seminar or meeting I attend has in the program "Spring Management" but
I have never seen an article or presentation on "Fall Management".
While I have to agree that spring management is important, get it wrong
and all you will lose is a honey crop, get fall management wrong and
there is a good chance the hive will die over the winter. So I think "Fall
Management" is a vital phase of beekeeping, late in the year often
overlooked in the rush to take in the honey crop, this article will
deal with our methods during the late summer and early fall to ensure
early successful preparations for wintering.
Now is the perfect time to install new queens, this would be the first job in preparing for winter. Late summer might be an awkward time due to the size of the hives and the sheer volume of bees, but it can be done. We always recommend a two year cycle for queen replacement, at which time queens are getting old and worn out. You are putting a young, strong queen into the winter with more chance of success, which will produce a much bigger hive in the early spring, ultimately leading to a bigger honey crop next year. Setting the hive off to one side, place a new floor and empty box on the stand and replace the frames one by one until you find the queen. Nip her hard between thumb and finger, then drop her back into the hive. This will let the bees know they are queenless, then 24 hours later add the new queen.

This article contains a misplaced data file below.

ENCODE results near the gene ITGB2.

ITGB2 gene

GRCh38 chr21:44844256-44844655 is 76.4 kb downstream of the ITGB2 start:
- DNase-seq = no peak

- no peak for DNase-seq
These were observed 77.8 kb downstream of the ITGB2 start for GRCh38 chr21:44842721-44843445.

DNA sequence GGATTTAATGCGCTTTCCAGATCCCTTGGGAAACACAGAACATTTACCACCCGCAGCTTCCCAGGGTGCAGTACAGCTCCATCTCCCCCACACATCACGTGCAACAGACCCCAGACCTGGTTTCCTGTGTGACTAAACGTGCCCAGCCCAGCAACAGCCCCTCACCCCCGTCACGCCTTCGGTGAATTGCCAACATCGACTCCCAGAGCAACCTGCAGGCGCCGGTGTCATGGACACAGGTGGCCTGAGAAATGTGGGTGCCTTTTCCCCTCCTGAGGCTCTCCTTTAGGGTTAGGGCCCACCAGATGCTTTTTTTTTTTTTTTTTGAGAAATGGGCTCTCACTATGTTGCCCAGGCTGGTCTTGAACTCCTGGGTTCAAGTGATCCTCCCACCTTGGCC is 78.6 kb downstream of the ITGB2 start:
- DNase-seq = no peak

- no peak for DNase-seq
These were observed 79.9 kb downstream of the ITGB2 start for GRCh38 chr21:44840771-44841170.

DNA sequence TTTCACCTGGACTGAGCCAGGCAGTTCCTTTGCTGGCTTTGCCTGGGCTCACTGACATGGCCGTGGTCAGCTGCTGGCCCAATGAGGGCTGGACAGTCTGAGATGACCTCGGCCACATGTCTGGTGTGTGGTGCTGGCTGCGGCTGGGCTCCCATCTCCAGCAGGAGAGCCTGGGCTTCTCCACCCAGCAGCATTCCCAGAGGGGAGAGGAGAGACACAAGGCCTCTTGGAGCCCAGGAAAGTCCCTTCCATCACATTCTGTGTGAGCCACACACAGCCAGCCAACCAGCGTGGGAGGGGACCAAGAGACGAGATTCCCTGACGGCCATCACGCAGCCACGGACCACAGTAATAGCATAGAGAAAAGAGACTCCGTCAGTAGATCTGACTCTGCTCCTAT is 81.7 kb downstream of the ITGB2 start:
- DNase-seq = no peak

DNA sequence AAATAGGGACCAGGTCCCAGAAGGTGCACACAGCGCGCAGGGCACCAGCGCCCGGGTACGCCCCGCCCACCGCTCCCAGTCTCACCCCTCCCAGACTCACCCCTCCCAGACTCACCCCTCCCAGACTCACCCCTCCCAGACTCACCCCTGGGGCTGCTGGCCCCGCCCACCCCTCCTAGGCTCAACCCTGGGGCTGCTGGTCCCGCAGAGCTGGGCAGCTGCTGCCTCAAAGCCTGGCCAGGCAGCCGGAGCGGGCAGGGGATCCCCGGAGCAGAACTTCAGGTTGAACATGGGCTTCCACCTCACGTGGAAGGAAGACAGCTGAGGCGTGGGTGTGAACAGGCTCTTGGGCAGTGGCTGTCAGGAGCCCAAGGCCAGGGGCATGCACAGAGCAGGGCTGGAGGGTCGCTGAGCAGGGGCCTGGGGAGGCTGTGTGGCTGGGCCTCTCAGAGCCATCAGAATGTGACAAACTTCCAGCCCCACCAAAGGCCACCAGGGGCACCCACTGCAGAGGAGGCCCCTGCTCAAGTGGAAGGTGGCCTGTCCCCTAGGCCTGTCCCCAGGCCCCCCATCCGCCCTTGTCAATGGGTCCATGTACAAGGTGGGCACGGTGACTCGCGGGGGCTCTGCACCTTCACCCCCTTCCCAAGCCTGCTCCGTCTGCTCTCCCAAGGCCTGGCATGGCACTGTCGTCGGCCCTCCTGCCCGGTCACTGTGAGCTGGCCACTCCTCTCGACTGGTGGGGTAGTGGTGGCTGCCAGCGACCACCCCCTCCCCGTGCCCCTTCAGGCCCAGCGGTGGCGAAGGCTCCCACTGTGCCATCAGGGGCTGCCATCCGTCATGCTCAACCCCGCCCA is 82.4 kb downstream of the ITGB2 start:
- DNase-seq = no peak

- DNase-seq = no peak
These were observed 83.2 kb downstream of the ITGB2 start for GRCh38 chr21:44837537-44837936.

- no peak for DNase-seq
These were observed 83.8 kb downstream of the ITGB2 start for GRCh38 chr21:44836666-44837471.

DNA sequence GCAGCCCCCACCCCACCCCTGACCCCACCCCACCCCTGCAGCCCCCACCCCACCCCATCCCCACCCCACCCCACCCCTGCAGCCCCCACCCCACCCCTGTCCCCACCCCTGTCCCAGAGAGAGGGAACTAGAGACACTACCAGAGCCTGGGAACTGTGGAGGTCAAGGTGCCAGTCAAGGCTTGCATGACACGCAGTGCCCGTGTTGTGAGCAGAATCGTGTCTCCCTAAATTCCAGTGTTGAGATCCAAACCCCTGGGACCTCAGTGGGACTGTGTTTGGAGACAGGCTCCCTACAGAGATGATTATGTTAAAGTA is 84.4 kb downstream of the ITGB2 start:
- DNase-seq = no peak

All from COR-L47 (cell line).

A major problem with winter preparations is the late honey flow, the supers have been removed, and the hive is reduced to the minimum box configuration ready for winter. At the same time the bee keeper will feed vast amounts of sugar syrup without checking if it's needed, filling all available empty cells with stores. A late honey flow is also possible during an Indian Summer or even just a warm fall, left to their own devices the bees will fill the brood area with honey, cutting down on the brood area available. There is always a danger of robbing and bees will not hesitate to rob out weak hives, creating a mess of other problems apart from clogging the brood area with honey.
This sounds like a good idea lots of stores for winter, but will lead to a
loss of brood area, in practice it will drastically reduce the volume of young
bees going into winter, this in effect forces the hive to winter older bees,
reducing the population of young bees which will be necessary to feed brood
early in the spring. So it is not a good idea to remove supers too early, better
to leave one in place till after first frost, the bees will prefer to move
stores upwards rather than fill any brood space with permanent honey.